Sprint Nextel Corp. on Wednesday reported its first quarterly revenue increase in three years, as improvements in Sprint-branded and prepaid service offset the continued flight of subscribers from the Nextel network.
But its net loss widened compared with a year ago, when a large tax benefit boosted results. Investors also figured that the subscriber gains came at a high price, and they sent shares down.
Sprint, the country's third-largest wireless carrier, gained a net 644,000 subscribers in the July-September period, compared with a loss of 545,000 in the same quarter last year. It ended September with 48.8 million.
Its quarterly loss amounted to $911 million, or 30 cents per share. That's larger than its loss of $478 million, or 17 cents per share, a year earlier.
Though tax effects were the main reason for the larger loss, new subscribers meant Sprint sold more phones at a discount. Typically, a carrier subsidizes each new smart phone by hundreds of dollars, then counts on making the money back in service fees over the run of a two-year contract.
The lower operating margin appeared to spook investors. Shares of the company, based in Overland Park, Kan., fell 49 cents, or 10 percent, to $4.29 in midday trading Wednesday. That erased two months of gains.
Barclays Capital analyst James Ratcliffe said investors were expecting the improvement in subscriber numbers, but margin decline causes doubt about the long-term benefits of upgrading customers to smart phones, even though they come with monthly data fees.
Sanford Bernstein analyst Craig Moffett was even more negative, saying the results amounted to "as a sizable miss." Sprint's results are improving late in the game, when almost everyone already has a phone, and bigger rivals AT&T Inc. and Verizon Wireless have tied up most of the smart phone subscribers.
Revenue rose 1 percent to $8.15 billion from $8.04 billion a year ago. Subscriber improvements were part of the story, but Sprint also benefited in comparison with last year through the acquisition of affiliate iPCS Inc., which closed in the fourth quarter of 2009. Without it, revenue would have declined by 3.2 percent, according to Moffett's calculations.
Analysts surveyed by Thomson Reuters had on average expected a smaller loss of 28 cents per share on lower revenue of $8.04 billion.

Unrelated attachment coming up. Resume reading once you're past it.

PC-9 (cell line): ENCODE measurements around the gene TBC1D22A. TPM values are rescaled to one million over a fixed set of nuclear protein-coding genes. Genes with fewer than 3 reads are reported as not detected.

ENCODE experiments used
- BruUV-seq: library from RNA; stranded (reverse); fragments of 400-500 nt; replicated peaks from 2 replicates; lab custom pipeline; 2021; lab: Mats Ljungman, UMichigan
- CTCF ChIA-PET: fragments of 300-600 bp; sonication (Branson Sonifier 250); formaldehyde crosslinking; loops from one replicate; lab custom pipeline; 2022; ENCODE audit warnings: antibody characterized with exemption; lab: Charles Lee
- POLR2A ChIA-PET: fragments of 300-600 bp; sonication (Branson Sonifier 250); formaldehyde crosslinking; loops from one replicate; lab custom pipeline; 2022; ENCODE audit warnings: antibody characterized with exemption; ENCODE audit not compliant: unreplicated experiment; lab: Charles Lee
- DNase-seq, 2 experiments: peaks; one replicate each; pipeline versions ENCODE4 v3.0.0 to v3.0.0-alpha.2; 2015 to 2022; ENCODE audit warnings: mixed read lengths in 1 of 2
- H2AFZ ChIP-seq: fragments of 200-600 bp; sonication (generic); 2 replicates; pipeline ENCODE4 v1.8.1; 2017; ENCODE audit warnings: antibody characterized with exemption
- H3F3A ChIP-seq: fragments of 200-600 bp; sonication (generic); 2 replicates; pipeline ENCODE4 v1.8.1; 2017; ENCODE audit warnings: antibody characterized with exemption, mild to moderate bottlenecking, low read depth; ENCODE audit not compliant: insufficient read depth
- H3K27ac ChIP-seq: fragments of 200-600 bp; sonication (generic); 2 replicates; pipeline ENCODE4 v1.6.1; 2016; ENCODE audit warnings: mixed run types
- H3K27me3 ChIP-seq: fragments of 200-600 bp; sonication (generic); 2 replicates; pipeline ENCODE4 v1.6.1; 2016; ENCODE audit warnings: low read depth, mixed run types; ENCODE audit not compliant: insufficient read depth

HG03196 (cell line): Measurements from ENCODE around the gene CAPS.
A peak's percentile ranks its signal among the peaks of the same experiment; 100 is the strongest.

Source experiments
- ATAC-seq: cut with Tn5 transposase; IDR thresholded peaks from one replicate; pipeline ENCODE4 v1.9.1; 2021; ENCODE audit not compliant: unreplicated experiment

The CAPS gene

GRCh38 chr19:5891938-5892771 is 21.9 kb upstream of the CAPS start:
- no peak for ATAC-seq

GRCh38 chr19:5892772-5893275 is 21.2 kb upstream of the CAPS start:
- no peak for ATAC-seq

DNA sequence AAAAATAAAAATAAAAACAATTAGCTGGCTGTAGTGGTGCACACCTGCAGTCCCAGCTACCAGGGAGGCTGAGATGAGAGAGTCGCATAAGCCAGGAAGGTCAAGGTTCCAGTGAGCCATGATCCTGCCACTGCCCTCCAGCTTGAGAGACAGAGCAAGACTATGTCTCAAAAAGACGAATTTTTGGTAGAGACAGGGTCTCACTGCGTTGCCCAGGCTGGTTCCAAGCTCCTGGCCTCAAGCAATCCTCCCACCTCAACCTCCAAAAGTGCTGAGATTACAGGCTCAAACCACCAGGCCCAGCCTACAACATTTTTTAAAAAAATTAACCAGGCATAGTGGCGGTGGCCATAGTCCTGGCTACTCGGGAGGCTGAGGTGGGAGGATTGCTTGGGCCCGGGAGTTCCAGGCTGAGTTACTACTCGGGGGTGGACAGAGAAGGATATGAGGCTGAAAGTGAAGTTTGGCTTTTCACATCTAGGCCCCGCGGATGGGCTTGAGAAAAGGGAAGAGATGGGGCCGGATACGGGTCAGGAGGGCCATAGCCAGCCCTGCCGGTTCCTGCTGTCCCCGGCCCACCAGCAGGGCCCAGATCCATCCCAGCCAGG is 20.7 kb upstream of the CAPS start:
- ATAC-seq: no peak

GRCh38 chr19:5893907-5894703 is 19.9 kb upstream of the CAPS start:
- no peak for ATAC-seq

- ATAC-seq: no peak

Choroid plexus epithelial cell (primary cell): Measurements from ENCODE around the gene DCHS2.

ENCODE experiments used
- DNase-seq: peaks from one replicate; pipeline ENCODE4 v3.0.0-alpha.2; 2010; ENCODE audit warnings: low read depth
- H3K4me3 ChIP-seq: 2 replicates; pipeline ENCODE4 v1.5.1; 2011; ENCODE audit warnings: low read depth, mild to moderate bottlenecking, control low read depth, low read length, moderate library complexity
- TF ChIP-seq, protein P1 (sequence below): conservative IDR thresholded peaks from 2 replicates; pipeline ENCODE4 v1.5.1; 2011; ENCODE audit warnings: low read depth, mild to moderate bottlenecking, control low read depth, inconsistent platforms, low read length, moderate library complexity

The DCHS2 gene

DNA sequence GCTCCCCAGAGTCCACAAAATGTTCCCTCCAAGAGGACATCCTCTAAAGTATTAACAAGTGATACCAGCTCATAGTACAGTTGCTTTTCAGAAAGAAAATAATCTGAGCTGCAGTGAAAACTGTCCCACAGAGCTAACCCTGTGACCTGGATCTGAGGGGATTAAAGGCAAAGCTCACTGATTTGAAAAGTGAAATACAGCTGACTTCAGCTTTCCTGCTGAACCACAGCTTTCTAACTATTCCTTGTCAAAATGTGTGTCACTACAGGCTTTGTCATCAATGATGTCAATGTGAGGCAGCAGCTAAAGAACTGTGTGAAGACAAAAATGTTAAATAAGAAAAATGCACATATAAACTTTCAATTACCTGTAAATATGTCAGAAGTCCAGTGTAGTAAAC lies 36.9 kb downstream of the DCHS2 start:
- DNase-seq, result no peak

"Although our momentum continues ... we realize we have much progress still to make," said Sprint CEO Dan Hesse on a post-report conference call. "We're in a hypercompetitive industry with strong, capable competitors, so making continued progress is hard work. But we intend to persevere."
Sprint, which is based in Overland Park, Kan., continued to lose subscribers on contract-based plans, which are the most lucrative, because of the decline of Nextel. Its phones with walkie-talkie functions have been popular with work crews and other professionals, but the Nextel network is poorly suited to smart phones, and the core Nextel base is eroding.
Sprint compensated for the loss of contract-signing customers by adding people on "prepaid" plans, which cost less.
In the fourth quarter, Sprint expects to continue to gain subscribers overall, and for trends to improve in contract-based plans.
In recent years, Sprint made a push to use excess capacity on the Nextel network for cheap unlimited-calling plans under its Boost Mobile brand. But even that effort is flagging now, and new prepaid subscribers are being put on the Sprint network instead. The company has started talking about converting some of the Nextel spectrum over to "Sprint" use.
The burden of operating two incompatible wireless network has weighed heavily on Sprint since the 2005 acquisitions with Nextel Communications, widely hailed as one of the most disastrous deals in the telecommunications industry.
Sprint has a complicated relationship with Clearwire Corp., a company with yet another incompatible network. Sprint owns most of Clearwire and resells access to the network as "Sprint 4G," but doesn't control the company or consolidate its results.
Clearwire is looking for billions of dollars in funding to expand its network nationwide, and it looks like that would come from Sprint. Clearwire's other investors, which include Google Inc. and some cable TV companies, don't have appear to have the appetite for more. However, there are reports that Clearwire is looking to raise cash by selling some of its spectrum holdings.
"The overriding issue from a stock perspective in our view, remains the company's 4G strategy and its relationship with Clearwire," said analyst Christopher King at Stifel Nicolaus. He adds that he's "cautious" on Sprint until it provides more clarity.